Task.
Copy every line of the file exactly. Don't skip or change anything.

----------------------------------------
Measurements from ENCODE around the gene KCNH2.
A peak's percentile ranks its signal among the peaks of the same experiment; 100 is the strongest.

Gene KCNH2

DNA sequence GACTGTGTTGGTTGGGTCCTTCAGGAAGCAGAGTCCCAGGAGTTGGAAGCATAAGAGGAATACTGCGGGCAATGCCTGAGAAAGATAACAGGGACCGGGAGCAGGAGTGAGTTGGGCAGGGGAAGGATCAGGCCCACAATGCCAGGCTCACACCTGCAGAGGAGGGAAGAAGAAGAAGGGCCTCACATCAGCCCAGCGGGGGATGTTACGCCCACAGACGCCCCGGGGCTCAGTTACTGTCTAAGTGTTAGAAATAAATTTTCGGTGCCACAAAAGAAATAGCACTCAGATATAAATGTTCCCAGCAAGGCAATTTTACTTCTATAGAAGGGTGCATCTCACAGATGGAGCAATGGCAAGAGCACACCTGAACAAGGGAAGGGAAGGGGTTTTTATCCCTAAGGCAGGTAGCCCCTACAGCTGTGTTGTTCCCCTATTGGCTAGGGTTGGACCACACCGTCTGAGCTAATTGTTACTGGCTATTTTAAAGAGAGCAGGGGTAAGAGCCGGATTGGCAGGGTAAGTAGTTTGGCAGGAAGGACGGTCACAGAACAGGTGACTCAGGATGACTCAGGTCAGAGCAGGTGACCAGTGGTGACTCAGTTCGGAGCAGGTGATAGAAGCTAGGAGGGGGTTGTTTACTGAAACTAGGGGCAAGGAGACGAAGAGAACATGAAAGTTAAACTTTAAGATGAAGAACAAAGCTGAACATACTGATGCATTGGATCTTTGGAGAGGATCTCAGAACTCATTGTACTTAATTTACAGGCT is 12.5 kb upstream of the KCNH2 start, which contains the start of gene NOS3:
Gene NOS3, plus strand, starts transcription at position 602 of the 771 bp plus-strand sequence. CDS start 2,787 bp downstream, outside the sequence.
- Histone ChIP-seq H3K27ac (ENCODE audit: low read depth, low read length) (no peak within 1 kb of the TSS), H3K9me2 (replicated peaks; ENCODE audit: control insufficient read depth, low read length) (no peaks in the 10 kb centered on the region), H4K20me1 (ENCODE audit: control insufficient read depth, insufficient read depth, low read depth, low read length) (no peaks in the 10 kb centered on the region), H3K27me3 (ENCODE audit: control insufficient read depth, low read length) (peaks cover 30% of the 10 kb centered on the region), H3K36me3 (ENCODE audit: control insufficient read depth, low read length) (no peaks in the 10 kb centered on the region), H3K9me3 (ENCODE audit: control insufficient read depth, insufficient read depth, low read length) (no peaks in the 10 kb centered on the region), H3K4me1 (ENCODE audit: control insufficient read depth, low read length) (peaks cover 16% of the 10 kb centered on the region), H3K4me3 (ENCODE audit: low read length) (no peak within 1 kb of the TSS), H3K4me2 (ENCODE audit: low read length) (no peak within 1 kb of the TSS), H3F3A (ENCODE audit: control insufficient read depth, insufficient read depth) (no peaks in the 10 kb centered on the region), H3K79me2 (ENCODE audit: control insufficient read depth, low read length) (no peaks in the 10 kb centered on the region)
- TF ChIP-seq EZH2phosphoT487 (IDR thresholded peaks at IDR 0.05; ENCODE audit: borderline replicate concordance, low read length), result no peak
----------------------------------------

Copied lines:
Measurements from ENCODE around the gene KCNH2.
A peak's percentile ranks its signal among the peaks of the same experiment; 100 is the strongest.

Gene KCNH2

DNA sequence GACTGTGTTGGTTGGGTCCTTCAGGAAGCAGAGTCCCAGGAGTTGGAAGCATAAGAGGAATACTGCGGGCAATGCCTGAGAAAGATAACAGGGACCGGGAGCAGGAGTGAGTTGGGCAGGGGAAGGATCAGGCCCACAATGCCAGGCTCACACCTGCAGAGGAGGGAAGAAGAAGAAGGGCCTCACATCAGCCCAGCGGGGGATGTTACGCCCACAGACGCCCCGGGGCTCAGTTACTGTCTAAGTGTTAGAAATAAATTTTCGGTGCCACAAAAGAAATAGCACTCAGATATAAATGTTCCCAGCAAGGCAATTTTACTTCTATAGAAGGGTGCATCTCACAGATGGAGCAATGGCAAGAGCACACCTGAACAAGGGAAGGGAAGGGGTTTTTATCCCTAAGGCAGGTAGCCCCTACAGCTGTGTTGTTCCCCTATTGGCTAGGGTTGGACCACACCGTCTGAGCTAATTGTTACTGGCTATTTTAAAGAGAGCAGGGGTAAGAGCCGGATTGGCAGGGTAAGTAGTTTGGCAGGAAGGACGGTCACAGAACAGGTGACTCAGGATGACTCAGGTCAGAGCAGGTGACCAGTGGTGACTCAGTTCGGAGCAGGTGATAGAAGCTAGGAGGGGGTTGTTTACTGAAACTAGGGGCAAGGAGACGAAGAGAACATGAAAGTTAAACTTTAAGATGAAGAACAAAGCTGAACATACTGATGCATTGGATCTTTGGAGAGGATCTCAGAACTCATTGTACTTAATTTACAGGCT is 12.5 kb upstream of the KCNH2 start, which contains the start of gene NOS3:
Gene NOS3, plus strand, starts transcription at position 602 of the 771 bp plus-strand sequence. CDS start 2,787 bp downstream, outside the sequence.
- Histone ChIP-seq H3K27ac (ENCODE audit: low read depth, low read length) (no peak within 1 kb of the TSS), H3K9me2 (replicated peaks; ENCODE audit: control insufficient read depth, low read length) (no peaks in the 10 kb centered on the region), H4K20me1 (ENCODE audit: control insufficient read depth, insufficient read depth, low read depth, low read length) (no peaks in the 10 kb centered on the region), H3K27me3 (ENCODE audit: control insufficient read depth, low read length) (peaks cover 30% of the 10 kb centered on the region), H3K36me3 (ENCODE audit: control insufficient read depth, low read length) (no peaks in the 10 kb centered on the region), H3K9me3 (ENCODE audit: control insufficient read depth, insufficient read depth, low read length) (no peaks in the 10 kb centered on the region), H3K4me1 (ENCODE audit: control insufficient read depth, low read length) (peaks cover 16% of the 10 kb centered on the region), H3K4me3 (ENCODE audit: low read length) (no peak within 1 kb of the TSS), H3K4me2 (ENCODE audit: low read length) (no peak within 1 kb of the TSS), H3F3A (ENCODE audit: control insufficient read depth, insufficient read depth) (no peaks in the 10 kb centered on the region), H3K79me2 (ENCODE audit: control insufficient read depth, low read length) (no peaks in the 10 kb centered on the region)
- TF ChIP-seq EZH2phosphoT487 (IDR thresholded peaks at IDR 0.05; ENCODE audit: borderline replicate concordance, low read length), result no peak